Phytosterols: Mode of Action
Phytosterols inhibit intestinal cholesterol absorption, meaning less cholesterol enters the bloodstream, thereby lowering low-density liboprotein (LDL) cholesterol levels. In 16 recently published studies that used phytosterols to reduce plasma cholesterol levels in a total of 590 subjects, phytosterol therapy was accompanied by an average 10% reduction in total cholesterol and a corresponding 13% reduction in LDL cholesterol levels.
FDA Allows Health Claims for Phytosterols
The FDA states, "foods and supplements containing at least 400mg per serving of plant sterols, consumed twice a day with meals for a total intake of at least 800mg, may reduce the risk of heart disease.” It is very hard to get the FDA to supply a statement endorsing a non-prescription, but the evidence is truly clever.
Omega-3 Fish Oils and Phytosterols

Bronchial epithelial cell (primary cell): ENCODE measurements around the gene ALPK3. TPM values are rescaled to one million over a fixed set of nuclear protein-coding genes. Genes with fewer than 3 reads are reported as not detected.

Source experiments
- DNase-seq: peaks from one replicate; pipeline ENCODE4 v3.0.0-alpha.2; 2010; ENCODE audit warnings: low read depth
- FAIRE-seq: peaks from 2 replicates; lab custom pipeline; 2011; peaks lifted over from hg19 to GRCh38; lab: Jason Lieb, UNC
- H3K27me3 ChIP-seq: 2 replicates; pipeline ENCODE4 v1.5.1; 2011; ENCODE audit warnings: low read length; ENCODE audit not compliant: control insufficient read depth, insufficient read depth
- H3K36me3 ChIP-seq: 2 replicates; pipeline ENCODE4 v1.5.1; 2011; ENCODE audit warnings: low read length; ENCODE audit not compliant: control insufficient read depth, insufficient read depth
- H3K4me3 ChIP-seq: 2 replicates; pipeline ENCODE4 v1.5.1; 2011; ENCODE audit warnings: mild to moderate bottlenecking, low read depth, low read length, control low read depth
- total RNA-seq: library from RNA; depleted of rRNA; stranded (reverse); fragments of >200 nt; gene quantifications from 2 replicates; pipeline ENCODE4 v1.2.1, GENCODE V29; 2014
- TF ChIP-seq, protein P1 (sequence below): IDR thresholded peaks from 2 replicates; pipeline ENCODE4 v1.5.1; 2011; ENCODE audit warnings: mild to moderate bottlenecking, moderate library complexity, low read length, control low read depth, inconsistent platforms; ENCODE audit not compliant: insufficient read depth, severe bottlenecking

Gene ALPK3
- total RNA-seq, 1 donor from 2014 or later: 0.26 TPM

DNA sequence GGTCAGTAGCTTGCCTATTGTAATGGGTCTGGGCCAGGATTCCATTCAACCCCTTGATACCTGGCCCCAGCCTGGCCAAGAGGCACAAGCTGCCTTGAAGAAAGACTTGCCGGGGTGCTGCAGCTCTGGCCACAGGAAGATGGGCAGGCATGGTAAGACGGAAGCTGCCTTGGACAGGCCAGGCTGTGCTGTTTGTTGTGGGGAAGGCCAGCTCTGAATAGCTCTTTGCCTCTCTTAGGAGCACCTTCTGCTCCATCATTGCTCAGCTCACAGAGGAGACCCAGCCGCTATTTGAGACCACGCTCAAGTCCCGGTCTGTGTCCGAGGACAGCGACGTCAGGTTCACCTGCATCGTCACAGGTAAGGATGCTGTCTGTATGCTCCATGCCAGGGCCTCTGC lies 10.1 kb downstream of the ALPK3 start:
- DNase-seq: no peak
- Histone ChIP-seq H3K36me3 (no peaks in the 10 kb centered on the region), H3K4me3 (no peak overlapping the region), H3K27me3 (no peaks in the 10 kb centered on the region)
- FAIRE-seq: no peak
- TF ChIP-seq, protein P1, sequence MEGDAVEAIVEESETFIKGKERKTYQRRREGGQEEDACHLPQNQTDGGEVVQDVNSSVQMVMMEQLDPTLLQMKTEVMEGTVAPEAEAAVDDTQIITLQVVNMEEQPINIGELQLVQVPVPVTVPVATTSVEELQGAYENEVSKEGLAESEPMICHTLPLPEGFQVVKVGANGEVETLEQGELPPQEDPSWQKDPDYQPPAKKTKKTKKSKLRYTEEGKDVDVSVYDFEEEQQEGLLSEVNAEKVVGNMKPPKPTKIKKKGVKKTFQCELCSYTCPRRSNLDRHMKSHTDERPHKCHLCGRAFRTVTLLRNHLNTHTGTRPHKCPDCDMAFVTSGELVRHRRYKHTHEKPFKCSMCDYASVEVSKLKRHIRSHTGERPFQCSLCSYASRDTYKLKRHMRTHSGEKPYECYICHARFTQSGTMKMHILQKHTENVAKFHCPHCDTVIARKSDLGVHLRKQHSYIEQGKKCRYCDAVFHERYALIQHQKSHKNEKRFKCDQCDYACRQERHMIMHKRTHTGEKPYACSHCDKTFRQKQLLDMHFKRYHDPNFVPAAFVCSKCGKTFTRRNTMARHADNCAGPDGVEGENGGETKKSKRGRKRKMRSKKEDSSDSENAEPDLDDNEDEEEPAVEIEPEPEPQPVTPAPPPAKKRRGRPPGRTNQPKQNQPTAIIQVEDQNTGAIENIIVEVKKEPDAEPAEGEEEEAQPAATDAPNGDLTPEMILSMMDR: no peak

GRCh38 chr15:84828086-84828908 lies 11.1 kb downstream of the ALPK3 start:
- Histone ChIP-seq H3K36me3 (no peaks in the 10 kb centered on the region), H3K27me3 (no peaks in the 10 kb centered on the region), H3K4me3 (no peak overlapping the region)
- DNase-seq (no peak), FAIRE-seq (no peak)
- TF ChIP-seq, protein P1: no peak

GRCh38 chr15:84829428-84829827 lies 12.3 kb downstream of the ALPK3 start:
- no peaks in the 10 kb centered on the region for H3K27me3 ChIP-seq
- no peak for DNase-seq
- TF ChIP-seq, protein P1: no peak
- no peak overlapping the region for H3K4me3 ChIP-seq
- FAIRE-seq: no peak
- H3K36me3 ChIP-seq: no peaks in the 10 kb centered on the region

Omega-3 fatty acid supplementation is known to lower triglycerides and to be anti-inflammatory. Clinical studies combining phytosterols with diets rich in fish oil or sunflower oil showed significant lowering of LDL cholesterol; however, only the fish oil and phytosterol combination lowered both triglycerides and LDL cholesterol.
Current research has demonstrated that the consumption of a combination of low-dose omega-3 and plant sterols can effectively reduce both LDL-cholesterol and triglyceride level.
Please ask your chiropractor about your specific needs, including the risk of CVD and the side-effects and risks of statin therapy.
Source: Karuna Health